Why you'll love Dumper?
Think what you'd do when you do it yourself.


Do It Yourself

No hassle

Don't mess with cron. Control everything from the browser. Just follow the instructions on the site – we'll carefully guide you throughout the procedure. You will make the first backup in a few minutes.

Setup, install, configuration, repeat...

To take a backup, you need to install, understand and manage a slew of software, like dump tools, shell scripts for cron, logical volume managers, replication software and monitoring tools.

Automated daily backups

We take backups from your server, every day. With Dumper, Everything is fully automated. But that doesn't mean you can't take backups manually. You still can take a manual snapshot anytime.

Manual backups

Okay so you have installed everything. Now what, take a backup from phpMyAdmin or by typing a dump command? No way. We all know that's not a sustainable way of taking backups.

Daily and weekly backup slots

You will have up to four backup slots for extra peace of mind - one daily, two weekly automated backups and one manual snapshot.

today this week last week manual

Disk full

Even when you have an automated backup script, it's not done until it ensures sweeping old backups. Otherwise, take 1GB backups every day, and months later you’ll run out of disk space if you’re not managing it. It's also costly to leave stale backups – Dumper is cheaper than poorly written scripts.

Consistent data

We are database experts. We make sure your backups are safe and sound. When a catastrophic event happens on your server, restore data from Dumper and start again with the most recent data.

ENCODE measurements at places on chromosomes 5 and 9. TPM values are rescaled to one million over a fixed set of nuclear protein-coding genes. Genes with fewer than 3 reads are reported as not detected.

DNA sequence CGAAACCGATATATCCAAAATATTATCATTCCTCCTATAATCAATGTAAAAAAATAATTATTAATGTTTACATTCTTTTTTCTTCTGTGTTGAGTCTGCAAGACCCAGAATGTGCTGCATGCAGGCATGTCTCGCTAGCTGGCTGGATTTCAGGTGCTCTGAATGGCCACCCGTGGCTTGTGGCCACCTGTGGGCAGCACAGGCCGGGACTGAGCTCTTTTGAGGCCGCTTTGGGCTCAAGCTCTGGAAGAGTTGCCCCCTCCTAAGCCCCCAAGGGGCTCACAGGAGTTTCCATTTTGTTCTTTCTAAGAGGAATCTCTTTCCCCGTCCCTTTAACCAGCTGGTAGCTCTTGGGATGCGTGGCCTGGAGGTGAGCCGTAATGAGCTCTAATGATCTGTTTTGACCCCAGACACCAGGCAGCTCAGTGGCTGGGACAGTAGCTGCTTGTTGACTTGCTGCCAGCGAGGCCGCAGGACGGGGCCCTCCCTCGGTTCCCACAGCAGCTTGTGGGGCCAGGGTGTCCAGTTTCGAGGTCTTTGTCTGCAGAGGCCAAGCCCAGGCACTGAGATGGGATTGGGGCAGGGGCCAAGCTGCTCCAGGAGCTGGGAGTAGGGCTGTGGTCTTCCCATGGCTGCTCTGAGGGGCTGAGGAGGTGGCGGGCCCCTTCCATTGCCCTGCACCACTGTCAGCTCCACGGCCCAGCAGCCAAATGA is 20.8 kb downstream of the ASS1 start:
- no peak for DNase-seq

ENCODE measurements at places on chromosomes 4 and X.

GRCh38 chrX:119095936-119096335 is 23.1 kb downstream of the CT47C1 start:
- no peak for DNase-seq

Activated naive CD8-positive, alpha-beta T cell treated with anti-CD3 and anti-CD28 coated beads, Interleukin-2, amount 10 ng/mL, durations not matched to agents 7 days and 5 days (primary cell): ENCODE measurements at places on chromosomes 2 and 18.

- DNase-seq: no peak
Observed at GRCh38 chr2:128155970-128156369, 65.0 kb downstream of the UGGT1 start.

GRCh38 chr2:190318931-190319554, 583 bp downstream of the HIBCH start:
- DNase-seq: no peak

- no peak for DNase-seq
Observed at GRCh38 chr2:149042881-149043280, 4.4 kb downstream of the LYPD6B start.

Corrupted data

It's so easy to create a backup that's just broken. Copy database files manually and you’ll get corrupted data. Your database won't start with those files.

Monitoring and notification

When backup fails for some reason, we send an email notification to you. That's one thing you often forget when you write your own backup scripts, but it's extremely important.

Silent failure

This is the scariest part. A false sense of security could be dangerous. There are a number of situations that could permanently halt the backup jobs. Unless you have a proper monitoring system, you'll never notice there's a problem.

Recovery from human errors

Backups are often useful to recover from operational mistakes or software bugs. Unless of course you're R2-D2 and never let bugs slip in your code.

RAID and replication aren't enough

You have RAID and replication slaves. Great. But what if you run an UPDATE command without a WHERE clause on the SQL terminal? You're totally screwed. You still need backups from the past. A read-only slave is a great target to take backups from, though.

Multiple physical locations

Don't put all your eggs in one basket. We store your backups on Amazon's famous S3, located somewhere in the United States. Oh, and S3 offers 99.999999999% durability, which is astronomical.

Filesystem snapshots are on the same host

Filesystem-level snapshots are a super handy feature on modern operating systems, and we recommend to use them whenever available. But you should know that they don't rescue you when the entire disk system is physically damaged. Not to mention natural disasters.